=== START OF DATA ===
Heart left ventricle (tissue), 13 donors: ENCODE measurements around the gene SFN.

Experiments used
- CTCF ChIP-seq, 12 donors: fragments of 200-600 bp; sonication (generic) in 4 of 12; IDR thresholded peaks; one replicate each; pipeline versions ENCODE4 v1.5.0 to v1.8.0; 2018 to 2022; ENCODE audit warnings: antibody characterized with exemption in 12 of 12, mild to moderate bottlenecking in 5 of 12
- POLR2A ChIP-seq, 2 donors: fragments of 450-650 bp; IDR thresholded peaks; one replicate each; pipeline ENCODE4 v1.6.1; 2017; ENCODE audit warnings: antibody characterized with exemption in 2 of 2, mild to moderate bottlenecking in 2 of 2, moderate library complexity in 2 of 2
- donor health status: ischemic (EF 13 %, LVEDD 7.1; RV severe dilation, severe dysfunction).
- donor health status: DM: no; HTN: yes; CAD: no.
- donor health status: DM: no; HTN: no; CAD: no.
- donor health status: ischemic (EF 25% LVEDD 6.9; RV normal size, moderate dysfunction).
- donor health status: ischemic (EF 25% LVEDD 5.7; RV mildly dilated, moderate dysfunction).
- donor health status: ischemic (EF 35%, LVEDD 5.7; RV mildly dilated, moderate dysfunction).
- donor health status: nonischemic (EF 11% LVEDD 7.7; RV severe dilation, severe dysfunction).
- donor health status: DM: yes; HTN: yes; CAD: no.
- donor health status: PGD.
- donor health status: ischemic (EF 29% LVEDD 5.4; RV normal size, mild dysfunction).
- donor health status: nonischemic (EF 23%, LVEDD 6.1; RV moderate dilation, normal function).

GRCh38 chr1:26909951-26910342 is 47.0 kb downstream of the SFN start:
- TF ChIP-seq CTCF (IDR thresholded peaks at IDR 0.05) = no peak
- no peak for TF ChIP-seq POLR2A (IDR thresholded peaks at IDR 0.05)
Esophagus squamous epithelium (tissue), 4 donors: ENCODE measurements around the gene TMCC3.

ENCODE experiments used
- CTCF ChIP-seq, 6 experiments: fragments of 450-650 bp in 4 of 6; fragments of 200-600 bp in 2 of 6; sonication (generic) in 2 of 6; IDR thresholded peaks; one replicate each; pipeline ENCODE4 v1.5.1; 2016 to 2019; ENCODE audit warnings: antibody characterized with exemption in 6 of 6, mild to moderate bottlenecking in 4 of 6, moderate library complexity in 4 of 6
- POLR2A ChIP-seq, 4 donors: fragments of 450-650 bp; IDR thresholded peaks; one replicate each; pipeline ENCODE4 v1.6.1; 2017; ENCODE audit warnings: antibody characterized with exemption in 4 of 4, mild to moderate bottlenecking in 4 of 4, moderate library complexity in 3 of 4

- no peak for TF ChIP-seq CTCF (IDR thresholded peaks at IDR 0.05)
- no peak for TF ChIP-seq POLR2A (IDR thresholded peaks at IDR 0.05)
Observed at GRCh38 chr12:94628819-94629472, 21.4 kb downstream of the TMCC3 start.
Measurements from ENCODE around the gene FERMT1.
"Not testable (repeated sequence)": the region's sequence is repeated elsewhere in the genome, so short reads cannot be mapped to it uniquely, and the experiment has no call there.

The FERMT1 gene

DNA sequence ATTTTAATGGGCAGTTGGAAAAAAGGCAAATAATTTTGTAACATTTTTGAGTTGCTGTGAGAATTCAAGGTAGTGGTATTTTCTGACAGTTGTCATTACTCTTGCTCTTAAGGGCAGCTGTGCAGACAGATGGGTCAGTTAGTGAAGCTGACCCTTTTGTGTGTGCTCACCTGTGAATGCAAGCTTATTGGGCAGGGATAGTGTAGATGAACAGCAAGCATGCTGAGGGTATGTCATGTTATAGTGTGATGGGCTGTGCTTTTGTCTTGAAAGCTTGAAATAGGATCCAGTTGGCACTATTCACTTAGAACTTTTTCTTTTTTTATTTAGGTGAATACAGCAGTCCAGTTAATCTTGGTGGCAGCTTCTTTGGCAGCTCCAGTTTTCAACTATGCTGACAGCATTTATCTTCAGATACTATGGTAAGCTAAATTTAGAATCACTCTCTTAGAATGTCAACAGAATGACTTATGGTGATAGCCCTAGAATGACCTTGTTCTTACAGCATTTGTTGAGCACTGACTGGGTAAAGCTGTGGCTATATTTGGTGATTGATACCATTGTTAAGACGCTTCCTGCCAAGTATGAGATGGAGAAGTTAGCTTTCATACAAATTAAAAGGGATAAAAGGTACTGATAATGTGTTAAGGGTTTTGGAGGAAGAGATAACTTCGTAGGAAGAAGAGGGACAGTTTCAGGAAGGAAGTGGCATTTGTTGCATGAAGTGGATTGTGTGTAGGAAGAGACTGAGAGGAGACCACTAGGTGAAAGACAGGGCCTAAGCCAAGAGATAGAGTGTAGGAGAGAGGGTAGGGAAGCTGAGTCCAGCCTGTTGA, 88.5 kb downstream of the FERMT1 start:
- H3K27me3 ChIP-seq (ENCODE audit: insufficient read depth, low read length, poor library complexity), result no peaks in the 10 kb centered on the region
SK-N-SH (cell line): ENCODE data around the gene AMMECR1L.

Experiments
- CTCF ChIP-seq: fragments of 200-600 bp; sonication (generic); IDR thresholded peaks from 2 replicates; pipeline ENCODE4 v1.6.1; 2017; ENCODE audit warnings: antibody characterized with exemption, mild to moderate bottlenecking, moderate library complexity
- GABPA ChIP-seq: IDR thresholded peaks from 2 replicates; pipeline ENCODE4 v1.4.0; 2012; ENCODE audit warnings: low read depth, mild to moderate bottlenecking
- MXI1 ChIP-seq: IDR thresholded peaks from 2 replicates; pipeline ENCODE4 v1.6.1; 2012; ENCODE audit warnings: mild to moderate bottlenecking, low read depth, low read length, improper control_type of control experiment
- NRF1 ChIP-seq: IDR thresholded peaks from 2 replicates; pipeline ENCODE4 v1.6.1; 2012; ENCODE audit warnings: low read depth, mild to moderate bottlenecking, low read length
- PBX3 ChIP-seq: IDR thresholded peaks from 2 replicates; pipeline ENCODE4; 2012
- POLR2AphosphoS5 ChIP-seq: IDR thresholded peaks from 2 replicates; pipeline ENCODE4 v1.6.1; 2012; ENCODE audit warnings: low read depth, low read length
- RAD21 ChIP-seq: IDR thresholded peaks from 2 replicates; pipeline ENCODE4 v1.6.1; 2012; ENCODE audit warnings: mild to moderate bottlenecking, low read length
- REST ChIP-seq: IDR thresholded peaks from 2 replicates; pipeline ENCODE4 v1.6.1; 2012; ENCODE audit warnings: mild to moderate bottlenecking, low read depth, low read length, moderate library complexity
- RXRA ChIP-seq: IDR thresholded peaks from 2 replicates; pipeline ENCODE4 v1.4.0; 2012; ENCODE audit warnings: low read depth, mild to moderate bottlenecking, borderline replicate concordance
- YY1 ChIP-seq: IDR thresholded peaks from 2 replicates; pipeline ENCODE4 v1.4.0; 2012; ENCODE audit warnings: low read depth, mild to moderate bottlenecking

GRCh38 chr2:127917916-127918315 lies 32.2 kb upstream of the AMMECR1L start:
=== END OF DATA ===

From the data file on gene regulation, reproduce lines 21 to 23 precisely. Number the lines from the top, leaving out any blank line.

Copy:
- CTCF ChIP-seq, 6 experiments: fragments of 450-650 bp in 4 of 6; fragments of 200-600 bp in 2 of 6; sonication (generic) in 2 of 6; IDR thresholded peaks; one replicate each; pipeline ENCODE4 v1.5.1; 2016 to 2019; ENCODE audit warnings: antibody characterized with exemption in 6 of 6, mild to moderate bottlenecking in 4 of 6, moderate library complexity in 4 of 6
- POLR2A ChIP-seq, 4 donors: fragments of 450-650 bp; IDR thresholded peaks; one replicate each; pipeline ENCODE4 v1.6.1; 2017; ENCODE audit warnings: antibody characterized with exemption in 4 of 4, mild to moderate bottlenecking in 4 of 4, moderate library complexity in 3 of 4

- no peak for TF ChIP-seq CTCF (IDR thresholded peaks at IDR 0.05)